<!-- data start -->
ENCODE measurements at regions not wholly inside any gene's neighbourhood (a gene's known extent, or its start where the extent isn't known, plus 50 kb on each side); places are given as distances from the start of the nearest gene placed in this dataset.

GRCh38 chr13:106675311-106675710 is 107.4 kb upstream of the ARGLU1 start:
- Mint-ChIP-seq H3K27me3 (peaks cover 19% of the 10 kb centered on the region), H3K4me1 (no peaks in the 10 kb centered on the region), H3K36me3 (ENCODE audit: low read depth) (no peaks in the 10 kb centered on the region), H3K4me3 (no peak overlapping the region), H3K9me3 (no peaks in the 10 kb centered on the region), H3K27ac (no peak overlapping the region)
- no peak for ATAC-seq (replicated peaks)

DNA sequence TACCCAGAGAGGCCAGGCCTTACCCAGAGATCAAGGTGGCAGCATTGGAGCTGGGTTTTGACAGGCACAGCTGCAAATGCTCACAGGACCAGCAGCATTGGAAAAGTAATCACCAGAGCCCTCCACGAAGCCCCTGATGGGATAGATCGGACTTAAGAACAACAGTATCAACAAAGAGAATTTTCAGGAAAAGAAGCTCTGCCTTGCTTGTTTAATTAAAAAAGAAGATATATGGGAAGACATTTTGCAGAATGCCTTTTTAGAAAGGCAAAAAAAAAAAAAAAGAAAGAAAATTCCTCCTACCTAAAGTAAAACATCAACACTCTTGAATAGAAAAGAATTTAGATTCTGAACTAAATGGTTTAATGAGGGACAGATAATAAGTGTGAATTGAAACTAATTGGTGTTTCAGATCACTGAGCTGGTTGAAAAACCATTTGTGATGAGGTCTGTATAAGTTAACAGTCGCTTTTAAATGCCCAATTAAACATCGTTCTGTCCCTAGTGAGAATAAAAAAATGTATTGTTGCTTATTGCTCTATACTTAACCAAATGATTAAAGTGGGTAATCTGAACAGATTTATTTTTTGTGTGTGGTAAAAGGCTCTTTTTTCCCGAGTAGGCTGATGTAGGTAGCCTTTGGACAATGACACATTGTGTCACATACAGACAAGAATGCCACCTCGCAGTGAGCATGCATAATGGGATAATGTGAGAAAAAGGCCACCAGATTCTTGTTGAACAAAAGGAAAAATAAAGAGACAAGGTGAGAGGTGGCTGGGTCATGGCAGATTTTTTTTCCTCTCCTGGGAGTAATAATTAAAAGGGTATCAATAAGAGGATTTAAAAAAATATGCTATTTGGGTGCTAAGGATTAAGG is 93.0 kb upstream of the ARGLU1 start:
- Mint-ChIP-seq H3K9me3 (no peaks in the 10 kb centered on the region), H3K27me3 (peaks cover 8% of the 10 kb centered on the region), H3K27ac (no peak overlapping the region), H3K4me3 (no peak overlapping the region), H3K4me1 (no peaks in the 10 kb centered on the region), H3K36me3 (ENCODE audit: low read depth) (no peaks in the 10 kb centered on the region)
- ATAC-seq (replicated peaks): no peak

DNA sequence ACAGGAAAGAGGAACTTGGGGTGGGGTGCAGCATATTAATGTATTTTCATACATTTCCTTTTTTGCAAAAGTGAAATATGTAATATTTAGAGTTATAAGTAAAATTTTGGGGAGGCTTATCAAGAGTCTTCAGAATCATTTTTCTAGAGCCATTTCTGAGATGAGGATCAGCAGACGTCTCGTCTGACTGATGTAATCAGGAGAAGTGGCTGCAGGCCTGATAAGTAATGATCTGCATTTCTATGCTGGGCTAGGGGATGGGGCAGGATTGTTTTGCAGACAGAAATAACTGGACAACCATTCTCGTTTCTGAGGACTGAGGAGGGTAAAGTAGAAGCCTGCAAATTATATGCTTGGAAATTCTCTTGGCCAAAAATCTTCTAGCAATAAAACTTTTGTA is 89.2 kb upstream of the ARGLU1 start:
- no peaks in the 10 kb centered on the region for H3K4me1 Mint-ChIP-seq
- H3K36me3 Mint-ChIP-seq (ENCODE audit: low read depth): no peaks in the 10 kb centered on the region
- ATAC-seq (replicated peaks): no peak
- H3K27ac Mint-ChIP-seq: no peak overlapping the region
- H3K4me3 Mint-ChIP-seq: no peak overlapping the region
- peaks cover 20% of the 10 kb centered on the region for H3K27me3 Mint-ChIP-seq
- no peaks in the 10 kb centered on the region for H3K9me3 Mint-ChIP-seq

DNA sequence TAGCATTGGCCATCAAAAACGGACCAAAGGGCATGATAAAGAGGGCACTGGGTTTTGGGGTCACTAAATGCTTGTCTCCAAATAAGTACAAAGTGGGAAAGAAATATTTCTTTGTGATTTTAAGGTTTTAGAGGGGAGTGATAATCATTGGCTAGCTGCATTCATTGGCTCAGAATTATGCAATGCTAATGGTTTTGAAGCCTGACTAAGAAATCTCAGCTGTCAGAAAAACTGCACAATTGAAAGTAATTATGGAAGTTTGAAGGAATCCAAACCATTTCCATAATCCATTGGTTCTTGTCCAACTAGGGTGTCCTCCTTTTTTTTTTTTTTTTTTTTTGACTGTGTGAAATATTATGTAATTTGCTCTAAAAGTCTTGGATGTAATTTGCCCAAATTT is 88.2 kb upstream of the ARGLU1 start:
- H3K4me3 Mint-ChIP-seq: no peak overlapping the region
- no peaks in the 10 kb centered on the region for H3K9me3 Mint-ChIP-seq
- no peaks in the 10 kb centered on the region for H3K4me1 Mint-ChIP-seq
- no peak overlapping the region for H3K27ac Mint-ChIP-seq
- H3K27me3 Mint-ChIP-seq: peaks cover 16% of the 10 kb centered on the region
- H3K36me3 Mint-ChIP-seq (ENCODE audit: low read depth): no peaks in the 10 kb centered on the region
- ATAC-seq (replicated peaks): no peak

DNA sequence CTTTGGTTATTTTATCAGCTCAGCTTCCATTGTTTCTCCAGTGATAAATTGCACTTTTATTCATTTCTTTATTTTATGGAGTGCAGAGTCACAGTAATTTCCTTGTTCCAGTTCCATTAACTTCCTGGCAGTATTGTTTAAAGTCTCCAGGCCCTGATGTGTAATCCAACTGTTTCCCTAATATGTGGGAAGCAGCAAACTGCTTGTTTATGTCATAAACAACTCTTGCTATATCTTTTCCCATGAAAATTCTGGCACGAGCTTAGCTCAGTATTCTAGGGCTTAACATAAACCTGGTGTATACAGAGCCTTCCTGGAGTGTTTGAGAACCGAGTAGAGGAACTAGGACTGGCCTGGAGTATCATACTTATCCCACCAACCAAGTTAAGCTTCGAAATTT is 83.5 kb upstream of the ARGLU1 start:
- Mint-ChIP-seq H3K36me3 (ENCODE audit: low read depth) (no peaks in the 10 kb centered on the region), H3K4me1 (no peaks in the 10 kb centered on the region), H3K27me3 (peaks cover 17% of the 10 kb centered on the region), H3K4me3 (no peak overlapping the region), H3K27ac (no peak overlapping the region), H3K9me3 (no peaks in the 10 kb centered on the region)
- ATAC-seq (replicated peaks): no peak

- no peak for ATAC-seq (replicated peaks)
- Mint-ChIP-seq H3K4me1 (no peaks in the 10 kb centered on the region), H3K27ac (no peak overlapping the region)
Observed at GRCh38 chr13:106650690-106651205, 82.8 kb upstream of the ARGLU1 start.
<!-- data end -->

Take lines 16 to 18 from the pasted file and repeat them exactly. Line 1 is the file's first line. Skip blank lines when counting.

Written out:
DNA sequence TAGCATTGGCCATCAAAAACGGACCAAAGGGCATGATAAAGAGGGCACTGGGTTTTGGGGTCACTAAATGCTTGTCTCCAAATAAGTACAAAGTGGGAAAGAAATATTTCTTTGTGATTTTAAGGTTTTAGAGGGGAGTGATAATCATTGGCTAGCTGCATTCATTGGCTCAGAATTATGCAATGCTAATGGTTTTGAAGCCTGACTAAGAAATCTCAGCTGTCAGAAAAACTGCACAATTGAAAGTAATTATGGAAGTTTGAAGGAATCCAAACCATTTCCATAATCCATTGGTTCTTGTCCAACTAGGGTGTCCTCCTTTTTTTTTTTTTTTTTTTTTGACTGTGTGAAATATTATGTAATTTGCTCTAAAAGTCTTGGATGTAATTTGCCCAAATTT is 88.2 kb upstream of the ARGLU1 start:
- H3K4me3 Mint-ChIP-seq: no peak overlapping the region
- no peaks in the 10 kb centered on the region for H3K9me3 Mint-ChIP-seq